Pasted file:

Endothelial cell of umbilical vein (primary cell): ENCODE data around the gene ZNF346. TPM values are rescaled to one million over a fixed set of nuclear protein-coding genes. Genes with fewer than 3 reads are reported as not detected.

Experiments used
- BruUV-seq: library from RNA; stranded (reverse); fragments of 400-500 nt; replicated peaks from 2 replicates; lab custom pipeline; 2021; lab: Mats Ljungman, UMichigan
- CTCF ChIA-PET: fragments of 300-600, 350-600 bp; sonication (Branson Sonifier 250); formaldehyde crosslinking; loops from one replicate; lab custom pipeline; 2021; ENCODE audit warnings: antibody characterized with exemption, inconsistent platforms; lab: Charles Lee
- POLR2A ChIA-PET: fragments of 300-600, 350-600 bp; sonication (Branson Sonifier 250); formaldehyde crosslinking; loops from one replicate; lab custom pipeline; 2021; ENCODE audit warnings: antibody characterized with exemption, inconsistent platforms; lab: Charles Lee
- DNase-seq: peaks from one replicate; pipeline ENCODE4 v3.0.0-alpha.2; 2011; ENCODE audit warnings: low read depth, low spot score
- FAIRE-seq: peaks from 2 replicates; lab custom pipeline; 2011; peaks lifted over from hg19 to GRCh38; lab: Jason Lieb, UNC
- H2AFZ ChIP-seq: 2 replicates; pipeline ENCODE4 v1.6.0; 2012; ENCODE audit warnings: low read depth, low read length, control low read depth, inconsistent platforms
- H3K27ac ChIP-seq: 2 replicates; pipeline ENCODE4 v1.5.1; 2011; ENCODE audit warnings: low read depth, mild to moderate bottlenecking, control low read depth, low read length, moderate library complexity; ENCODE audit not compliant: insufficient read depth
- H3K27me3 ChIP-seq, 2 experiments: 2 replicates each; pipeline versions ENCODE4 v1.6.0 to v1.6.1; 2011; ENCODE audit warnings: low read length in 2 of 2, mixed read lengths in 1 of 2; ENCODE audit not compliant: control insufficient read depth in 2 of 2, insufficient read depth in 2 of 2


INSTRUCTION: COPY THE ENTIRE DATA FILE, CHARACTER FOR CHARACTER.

Endothelial cell of umbilical vein (primary cell): ENCODE data around the gene ZNF346. TPM values are rescaled to one million over a fixed set of nuclear protein-coding genes. Genes with fewer than 3 reads are reported as not detected.

Experiments used
- BruUV-seq: library from RNA; stranded (reverse); fragments of 400-500 nt; replicated peaks from 2 replicates; lab custom pipeline; 2021; lab: Mats Ljungman, UMichigan
- CTCF ChIA-PET: fragments of 300-600, 350-600 bp; sonication (Branson Sonifier 250); formaldehyde crosslinking; loops from one replicate; lab custom pipeline; 2021; ENCODE audit warnings: antibody characterized with exemption, inconsistent platforms; lab: Charles Lee
- POLR2A ChIA-PET: fragments of 300-600, 350-600 bp; sonication (Branson Sonifier 250); formaldehyde crosslinking; loops from one replicate; lab custom pipeline; 2021; ENCODE audit warnings: antibody characterized with exemption, inconsistent platforms; lab: Charles Lee
- DNase-seq: peaks from one replicate; pipeline ENCODE4 v3.0.0-alpha.2; 2011; ENCODE audit warnings: low read depth, low spot score
- FAIRE-seq: peaks from 2 replicates; lab custom pipeline; 2011; peaks lifted over from hg19 to GRCh38; lab: Jason Lieb, UNC
- H2AFZ ChIP-seq: 2 replicates; pipeline ENCODE4 v1.6.0; 2012; ENCODE audit warnings: low read depth, low read length, control low read depth, inconsistent platforms
- H3K27ac ChIP-seq: 2 replicates; pipeline ENCODE4 v1.5.1; 2011; ENCODE audit warnings: low read depth, mild to moderate bottlenecking, control low read depth, low read length, moderate library complexity; ENCODE audit not compliant: insufficient read depth
- H3K27me3 ChIP-seq, 2 experiments: 2 replicates each; pipeline versions ENCODE4 v1.6.0 to v1.6.1; 2011; ENCODE audit warnings: low read length in 2 of 2, mixed read lengths in 1 of 2; ENCODE audit not compliant: control insufficient read depth in 2 of 2, insufficient read depth in 2 of 2